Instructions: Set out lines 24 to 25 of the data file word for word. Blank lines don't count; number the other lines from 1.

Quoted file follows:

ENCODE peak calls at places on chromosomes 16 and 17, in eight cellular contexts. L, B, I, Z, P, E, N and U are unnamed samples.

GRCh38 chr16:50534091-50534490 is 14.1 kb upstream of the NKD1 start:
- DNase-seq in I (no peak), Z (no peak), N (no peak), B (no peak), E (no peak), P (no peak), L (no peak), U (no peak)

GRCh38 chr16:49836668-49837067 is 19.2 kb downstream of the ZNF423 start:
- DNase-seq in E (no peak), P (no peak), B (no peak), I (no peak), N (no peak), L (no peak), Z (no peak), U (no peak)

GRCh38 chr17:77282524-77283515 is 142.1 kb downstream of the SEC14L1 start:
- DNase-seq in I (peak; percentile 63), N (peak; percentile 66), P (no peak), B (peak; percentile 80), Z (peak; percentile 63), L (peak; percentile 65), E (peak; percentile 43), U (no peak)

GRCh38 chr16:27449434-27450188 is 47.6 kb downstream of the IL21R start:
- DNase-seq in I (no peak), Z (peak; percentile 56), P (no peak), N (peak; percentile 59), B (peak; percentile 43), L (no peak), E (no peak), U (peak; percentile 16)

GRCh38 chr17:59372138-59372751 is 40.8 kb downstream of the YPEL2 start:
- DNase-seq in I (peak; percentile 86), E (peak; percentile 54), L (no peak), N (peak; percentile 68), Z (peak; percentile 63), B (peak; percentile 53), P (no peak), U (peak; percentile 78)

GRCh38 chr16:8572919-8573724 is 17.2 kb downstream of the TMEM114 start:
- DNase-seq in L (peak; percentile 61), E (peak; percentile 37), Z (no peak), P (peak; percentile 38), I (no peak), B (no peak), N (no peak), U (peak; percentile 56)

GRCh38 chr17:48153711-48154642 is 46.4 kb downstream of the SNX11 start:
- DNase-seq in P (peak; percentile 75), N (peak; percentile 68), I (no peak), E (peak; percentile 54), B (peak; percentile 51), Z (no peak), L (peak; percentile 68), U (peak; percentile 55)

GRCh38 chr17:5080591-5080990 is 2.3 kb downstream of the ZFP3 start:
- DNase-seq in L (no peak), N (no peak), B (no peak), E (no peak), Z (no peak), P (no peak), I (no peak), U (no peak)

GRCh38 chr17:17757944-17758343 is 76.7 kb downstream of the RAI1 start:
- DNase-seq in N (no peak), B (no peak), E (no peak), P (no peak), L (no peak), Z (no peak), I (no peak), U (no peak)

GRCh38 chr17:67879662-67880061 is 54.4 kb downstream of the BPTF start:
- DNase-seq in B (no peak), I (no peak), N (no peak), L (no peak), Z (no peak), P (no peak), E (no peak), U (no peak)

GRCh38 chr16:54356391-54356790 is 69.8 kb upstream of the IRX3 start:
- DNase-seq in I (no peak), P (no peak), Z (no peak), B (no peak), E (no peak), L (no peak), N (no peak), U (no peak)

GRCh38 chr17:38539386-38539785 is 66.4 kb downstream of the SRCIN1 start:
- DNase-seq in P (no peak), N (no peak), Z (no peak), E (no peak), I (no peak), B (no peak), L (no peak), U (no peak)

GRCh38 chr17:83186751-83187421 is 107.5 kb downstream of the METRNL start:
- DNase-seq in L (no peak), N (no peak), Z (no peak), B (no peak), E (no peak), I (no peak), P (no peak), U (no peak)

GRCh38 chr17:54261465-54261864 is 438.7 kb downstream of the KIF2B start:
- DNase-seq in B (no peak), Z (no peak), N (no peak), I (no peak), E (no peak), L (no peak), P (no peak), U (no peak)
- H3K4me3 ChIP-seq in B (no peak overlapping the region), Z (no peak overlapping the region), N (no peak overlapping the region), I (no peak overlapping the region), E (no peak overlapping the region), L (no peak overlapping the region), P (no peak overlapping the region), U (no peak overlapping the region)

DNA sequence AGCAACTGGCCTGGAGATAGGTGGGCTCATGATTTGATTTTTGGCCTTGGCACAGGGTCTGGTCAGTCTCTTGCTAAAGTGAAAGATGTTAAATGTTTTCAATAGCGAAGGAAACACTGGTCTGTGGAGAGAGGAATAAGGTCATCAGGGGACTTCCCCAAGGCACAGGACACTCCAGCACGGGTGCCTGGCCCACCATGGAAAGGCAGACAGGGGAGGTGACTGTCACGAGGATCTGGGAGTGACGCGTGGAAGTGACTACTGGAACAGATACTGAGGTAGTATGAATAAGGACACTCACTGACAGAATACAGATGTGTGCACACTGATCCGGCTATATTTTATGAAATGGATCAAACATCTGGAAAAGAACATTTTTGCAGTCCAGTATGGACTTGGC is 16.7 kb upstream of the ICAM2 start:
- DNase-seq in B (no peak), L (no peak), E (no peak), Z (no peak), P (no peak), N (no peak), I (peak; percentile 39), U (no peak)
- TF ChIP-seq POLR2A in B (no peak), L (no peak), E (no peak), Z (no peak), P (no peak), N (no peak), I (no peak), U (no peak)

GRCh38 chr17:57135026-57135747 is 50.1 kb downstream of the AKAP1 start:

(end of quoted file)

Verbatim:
GRCh38 chr17:38539386-38539785 is 66.4 kb downstream of the SRCIN1 start:
- DNase-seq in P (no peak), N (no peak), Z (no peak), E (no peak), I (no peak), B (no peak), L (no peak), U (no peak)